The Coal Burning Process

Prior to the industrial revolution, blackened laborers in the belly of the ship used to toss coal into burning furnaces, creating steam that activated train or ship engines. Since the industrial revolution, however, coal burning has undergone tremendous changes.

Before the Process

Prior to the burning process, coal crystals are ground to dust. The coal reaches the conveyor belt at a maximal size of 50 mm and is then ground to ultra-fine dust under 200 microns. The ground coal is transferred directly into the boiler using hot air. A vacuum effect in the boiler prevents leaks.

The Burning Process

Coal burning in the boiler causes extremely high temperatures, between 1300-1700°c. The boiler walls are made of steel pipelines, in which the flowing water evaporates into steam as a result of the heat. The steam turns the turbine blades, which, in turn, activate the generator, creating electricity. The steam travels from the turbine to a condensing device, which turns the steam into water once again. The water is returned to the boiler – and the process is continuously repeated.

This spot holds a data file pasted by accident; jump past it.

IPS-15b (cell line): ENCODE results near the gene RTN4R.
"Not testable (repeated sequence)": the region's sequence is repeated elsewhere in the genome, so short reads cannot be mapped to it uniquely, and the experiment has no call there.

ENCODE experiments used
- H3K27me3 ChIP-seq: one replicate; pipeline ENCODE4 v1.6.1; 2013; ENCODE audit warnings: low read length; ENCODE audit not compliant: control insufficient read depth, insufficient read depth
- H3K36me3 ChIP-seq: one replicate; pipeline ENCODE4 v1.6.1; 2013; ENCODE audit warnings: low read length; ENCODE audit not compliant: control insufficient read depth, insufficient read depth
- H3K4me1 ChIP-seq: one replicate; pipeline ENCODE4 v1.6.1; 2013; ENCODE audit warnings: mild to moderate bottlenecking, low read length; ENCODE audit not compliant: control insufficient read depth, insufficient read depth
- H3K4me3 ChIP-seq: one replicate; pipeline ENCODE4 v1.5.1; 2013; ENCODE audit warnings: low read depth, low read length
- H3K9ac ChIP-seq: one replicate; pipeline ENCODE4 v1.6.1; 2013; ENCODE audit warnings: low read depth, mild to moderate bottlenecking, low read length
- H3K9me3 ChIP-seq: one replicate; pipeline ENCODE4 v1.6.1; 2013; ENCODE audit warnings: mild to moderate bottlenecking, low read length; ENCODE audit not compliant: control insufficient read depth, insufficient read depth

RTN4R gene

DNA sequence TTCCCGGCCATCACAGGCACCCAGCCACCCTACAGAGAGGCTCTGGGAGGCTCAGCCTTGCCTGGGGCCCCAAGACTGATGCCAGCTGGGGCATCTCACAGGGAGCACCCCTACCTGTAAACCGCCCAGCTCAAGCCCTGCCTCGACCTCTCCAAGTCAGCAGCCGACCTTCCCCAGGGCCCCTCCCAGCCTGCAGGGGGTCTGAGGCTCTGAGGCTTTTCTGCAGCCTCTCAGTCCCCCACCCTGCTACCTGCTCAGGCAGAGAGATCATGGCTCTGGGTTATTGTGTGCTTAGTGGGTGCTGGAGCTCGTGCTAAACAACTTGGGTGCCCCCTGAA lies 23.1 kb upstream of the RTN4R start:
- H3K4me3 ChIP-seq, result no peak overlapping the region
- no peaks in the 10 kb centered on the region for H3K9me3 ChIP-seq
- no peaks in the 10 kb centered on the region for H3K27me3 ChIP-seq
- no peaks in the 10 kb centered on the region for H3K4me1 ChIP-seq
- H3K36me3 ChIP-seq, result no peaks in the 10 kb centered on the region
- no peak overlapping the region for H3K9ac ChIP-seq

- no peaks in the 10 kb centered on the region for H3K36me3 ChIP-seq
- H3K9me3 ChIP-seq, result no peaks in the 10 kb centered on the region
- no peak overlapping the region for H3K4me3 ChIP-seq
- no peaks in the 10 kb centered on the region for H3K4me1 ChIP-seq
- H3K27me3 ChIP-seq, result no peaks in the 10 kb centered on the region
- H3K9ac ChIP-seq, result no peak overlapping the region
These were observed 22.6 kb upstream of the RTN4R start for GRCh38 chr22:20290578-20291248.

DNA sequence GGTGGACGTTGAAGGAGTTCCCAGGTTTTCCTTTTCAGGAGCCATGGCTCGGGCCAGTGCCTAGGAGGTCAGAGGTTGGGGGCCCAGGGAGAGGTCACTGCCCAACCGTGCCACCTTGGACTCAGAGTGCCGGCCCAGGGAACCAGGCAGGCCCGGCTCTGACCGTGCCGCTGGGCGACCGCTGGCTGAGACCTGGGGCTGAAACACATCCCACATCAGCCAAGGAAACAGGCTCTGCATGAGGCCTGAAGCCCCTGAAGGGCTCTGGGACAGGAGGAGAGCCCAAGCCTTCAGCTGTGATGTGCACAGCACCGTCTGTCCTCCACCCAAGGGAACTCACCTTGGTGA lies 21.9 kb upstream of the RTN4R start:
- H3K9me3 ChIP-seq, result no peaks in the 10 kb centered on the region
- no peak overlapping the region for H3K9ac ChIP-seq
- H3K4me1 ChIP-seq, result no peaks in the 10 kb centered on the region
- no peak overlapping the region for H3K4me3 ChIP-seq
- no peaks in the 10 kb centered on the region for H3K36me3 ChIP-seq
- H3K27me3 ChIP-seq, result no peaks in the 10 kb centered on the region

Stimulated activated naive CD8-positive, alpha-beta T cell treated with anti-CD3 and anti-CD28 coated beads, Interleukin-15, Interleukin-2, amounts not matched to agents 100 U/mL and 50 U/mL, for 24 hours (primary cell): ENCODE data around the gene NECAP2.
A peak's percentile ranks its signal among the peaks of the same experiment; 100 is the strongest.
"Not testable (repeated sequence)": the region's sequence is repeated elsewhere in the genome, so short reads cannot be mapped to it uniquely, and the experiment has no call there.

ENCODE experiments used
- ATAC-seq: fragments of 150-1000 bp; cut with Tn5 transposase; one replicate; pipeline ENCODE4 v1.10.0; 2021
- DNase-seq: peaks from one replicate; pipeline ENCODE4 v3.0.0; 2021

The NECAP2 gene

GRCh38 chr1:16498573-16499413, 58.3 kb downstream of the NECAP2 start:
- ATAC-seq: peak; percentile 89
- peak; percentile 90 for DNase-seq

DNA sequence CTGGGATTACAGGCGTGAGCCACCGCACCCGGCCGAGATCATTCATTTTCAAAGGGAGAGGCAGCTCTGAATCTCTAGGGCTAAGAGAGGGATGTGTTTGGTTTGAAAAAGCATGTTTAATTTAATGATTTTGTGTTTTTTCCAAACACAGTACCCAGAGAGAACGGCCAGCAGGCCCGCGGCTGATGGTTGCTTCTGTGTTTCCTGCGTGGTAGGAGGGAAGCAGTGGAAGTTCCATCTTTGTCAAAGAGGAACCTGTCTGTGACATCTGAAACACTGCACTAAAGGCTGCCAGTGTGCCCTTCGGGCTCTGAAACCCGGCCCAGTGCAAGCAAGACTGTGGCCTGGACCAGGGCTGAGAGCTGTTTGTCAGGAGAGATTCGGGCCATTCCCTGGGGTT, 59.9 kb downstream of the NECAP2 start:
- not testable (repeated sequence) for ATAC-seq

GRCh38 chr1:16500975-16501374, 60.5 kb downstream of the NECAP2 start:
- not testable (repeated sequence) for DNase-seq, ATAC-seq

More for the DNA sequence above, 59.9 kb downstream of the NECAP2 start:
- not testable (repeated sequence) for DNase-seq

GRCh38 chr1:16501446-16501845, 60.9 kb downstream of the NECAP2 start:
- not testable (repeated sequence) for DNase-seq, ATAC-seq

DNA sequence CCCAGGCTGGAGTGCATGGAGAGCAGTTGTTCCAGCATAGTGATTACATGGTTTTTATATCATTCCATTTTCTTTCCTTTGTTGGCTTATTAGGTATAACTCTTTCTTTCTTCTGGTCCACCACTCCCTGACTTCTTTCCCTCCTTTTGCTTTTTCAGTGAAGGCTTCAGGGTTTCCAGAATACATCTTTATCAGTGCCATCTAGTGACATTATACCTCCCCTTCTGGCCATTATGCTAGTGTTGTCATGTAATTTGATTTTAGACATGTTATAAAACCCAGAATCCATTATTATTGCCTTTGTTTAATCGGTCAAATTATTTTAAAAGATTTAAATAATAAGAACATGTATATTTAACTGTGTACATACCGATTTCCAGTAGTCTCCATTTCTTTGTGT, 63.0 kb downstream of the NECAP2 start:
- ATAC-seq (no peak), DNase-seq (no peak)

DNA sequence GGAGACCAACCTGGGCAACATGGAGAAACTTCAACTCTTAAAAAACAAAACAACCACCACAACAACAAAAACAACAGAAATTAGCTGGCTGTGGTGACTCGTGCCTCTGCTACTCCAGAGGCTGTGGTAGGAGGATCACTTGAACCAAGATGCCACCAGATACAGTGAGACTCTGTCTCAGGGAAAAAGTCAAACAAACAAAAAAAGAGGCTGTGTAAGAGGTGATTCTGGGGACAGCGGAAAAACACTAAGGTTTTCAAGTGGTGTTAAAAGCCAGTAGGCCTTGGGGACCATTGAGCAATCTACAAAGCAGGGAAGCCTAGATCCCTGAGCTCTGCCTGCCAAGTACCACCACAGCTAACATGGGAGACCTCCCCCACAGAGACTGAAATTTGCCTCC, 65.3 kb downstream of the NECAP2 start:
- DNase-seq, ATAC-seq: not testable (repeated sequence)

Coal Burning Furnace

Coal Burning Furnace

Electricity Statistics

A single generator of 550 MWh creates 12,500 megawatts of electricity per day. For example, when one activates all the electrical devices in a residential home, these consume around 5 KWh. One generator creates around 12.5 M KWh per day.

The amount of coal loaded onto a ship is similar to the amount that can be loaded onto over 500 coal trucks (350-ton trucks).


The two coal power stations in Israel contain ten manufacturing units, six of which are large units generating 550 MWh each, and four smaller units generating 350 MWh each.


In the coal burning process, Fly Ash and Bottom Ash are generated, and various gases are emitted during their transport from the boiler to the chimney, passing through electrostatic precipitators which capture most of the fly ash (the bottom ash sinks into a pool of water at the bottom of the boiler, and is transported outside).

Less than 1% of the fly ash particles are transported along with the emission gases through a sulfur scrubber, which contains a limestone solution. Thus, SOx is removed, and gypsum is created as a by-product. At this stage, the reduced-emissions gases and the steam generated by the chemical process inside the sulfur scrubbers are transported out through the chimney, which is located at a considerable height to ensure optimal dispersion.